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Compound Exercises vs Isolation Exercises

By Mr Universe Neale Cranwell

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This article will explain the differences between a compound exercise and an isolation exercise whilst analysing each in-depth. Both compound and isolation exercises play a fundamental role in the world of bodybuilding and if you want to grow then ideally you would need to implement both.

Compound Exercises

Compound exercises are any exercise that involves the use of more than one major muscle group at a time. Typically, there is one larger muscle group that ends up doing the majority of the work, and then one or more smaller muscle groups that are recruited secondarily.

Here’s a list of the most common compound exercises along with the primary and secondary muscle groups each one targets:

· Flat, Incline or Decline Bench Press (barbell, dumbbell or machine)
Primary Muscle Group: Chest
Secondary Muscle Groups: Shoulders, Triceps

· Overhead Shoulder Press (barbell, dumbbell or machine)
Primary Muscle Group: Shoulders
Secondary Muscle Group: Triceps

· Dips (on parallel bars with slight forward lean)
Primary Muscle Group: Chest
Secondary Muscle Groups: Triceps, Shoulders

· Dips (on parallel bars with no forward lean)
Primary Muscle Group: Triceps
Secondary Muscle Groups: Shoulders, Chest

· Rows (barbell, dumbbell, or machine)
Primary Muscle Group: Back
Secondary Muscle Group: Biceps

· Pull-Ups, Chin-Ups, Lat Pull-Downs (any type of grip)
Primary Muscle Group: Back
Secondary Muscle Group: Biceps

· Deadlifts (many variations)
Primary Muscle Group: Posterior Chain (Hamstrings, Glutes, Back, etc.)
Secondary Muscle Groups: Much Of Lower Body, Much Of Upper Body

· Squats (many variations)
Primary Muscle Group: Quads
Secondary Muscle Groups: Most Of Lower Body (Glutes/Hamstrings), Lower Back

Basically, if an exercise involves pushing, pulling, squatting or deadlifting, it’s usually training more than one major muscle group, and that makes it a compound exercise.

As you can see from the list above:

· All chest pushing/pressing exercises also use the shoulders and triceps.

· All shoulder pushing/pressing exercises also use the triceps.

· All back pulling/rowing exercises also use the biceps.

· Deadlifts and squats (and split squats, lunges, step ups, leg presses) also use a variety of lower body muscles and, in some cases, the lower and/or upper back.

How Compound Exercises Can Affect Your Planned Frequency, Recovery & Volume

Now, you may be wondering why you should care about what secondary muscle groups get trained during compound exercises. Here’s why.

You’re using a workout schedule that will allow you to train each muscle group with an optimal frequency, right?

Well, based on the information, can you see how easy it would be to unknowingly train certain muscle groups more often than you’re aiming to as a result of their secondary use during exercises that primarily target other muscles?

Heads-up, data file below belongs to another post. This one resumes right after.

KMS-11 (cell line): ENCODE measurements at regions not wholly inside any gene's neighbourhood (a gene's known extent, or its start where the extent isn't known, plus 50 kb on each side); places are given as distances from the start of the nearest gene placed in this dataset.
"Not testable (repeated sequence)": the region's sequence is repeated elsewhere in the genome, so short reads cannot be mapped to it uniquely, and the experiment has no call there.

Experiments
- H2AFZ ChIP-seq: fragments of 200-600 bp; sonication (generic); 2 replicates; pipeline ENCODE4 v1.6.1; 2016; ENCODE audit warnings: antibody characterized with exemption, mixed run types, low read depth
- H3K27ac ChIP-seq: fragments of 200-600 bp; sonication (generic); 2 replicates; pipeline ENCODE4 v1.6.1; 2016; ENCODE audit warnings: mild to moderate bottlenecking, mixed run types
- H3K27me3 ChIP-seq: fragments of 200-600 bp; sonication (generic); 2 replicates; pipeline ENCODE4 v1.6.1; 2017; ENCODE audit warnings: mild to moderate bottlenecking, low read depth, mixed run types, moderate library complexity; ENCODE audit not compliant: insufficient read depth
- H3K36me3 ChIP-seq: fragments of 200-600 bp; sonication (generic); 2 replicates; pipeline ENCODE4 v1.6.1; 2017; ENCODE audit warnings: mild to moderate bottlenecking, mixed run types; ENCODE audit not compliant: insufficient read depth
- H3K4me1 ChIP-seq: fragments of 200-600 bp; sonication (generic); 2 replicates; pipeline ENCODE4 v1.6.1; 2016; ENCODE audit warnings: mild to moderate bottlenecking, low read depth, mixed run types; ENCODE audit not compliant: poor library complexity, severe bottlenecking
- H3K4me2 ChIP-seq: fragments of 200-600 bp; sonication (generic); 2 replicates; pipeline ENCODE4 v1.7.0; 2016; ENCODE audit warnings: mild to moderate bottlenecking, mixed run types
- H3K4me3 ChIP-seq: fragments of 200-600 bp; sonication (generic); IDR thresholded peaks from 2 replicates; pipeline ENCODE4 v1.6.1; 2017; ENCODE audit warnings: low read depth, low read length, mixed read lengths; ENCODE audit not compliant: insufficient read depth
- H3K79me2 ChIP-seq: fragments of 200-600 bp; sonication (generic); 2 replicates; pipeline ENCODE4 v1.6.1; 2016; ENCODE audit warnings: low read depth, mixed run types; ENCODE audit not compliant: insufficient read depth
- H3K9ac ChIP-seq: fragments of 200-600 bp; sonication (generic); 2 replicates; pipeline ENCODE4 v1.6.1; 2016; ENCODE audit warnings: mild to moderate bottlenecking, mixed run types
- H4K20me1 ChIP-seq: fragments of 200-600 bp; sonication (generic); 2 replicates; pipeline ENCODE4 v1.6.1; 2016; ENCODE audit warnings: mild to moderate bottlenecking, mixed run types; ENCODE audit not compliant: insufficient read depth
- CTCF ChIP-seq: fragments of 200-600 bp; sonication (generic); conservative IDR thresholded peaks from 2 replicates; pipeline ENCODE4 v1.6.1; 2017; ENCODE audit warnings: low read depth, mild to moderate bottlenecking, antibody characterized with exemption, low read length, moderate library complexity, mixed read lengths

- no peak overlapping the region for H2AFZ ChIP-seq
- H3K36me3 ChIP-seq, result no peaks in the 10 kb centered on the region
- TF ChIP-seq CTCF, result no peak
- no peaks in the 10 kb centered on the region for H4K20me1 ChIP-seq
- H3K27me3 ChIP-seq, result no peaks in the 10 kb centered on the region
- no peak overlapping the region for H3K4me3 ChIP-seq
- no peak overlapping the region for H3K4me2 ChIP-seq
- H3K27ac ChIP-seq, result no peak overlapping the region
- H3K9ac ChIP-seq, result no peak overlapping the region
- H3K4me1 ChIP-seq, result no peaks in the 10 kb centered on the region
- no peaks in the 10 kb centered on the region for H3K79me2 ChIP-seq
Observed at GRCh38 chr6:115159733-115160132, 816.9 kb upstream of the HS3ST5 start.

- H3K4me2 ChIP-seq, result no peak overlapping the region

Plus, there’s also the issue of recovery. For example, you might train chest one day and triceps the next. In reality, you’ve trained triceps 2 days in a row (because of their secondary usage during chest exercises).

A similar issue can easily arise with pretty much every muscle group there is if you don’t plan carefully enough. This is another reason why I consider these the best workout schedules. Each one pairs muscle groups up in a way that avoids any potential problems with frequency/recovery as a result of secondary usage during compound exercises.

The same potential problem can exist for your planned volume per muscle group too. This goes back to what I’ve mentioned before about smaller muscle groups (like biceps and triceps) needing less direct volume due to how much indirect volume they get during compound exercises.

This is all stuff that needs to be taken into account when creating your workout routine. Luckily, if you’ve been following along from the beginning, it’s all stuff that has already been taken into account.

An isolation exercise is any exercise in which only one major muscle group is trained by itself. Typically, the movement is done in such a way where usage of all other muscle groups is avoided, which leaves one muscle group isolated and able to do all of the work.

Neale Cranwell

Isolation Exercises

Here’s a list of the most common isolation exercises along with the muscle it isolates/trains:

· Flat, Incline or Decline Flyes (dumbbell, cable or machine)
Muscle Group Trained: Chest

· Lateral Raises or Front Raises (dumbbell, cable or machine)
Muscle Group Trained: Shoulders

· Biceps Curls (barbell, dumbbell, cable or machine)
Muscle Group Trained: Biceps

· Triceps Extensions (barbell, dumbbell, cable or machine)
Muscle Group Trained: Triceps

· Leg Extensions
Muscle Group Trained: Quads

· Leg Curls
Muscle Group Trained: Hamstrings

· Calf Raises
Muscle Group Trained: Calves

Basically, if an exercise involves raising, curling or extending, it’s usually training just one major muscle group, and that makes it an isolation exercise.

Neale Cranwell

So, What's Best For You?

· If your primary goal is performance related (increasing strength, improving performance, etc.), then compound exercises should comprise the majority of your workout routine. Isolation exercises should be greatly limited or possibly avoided completely.

· If your primary goal is looks related (building muscle, losing fat, getting “toned,” etc.), then compound exercises should comprise the majority of your workout routine and get your primary focus. However, a secondary focus on isolation exercises is fine and in some cases, maybe even ideal.

· If you are a beginner with ANY goal, then compound exercises should comprise the majority of your workout routine. Isolation exercises should be kept to a minimum or possibly avoided completely.

Neale Cranwell


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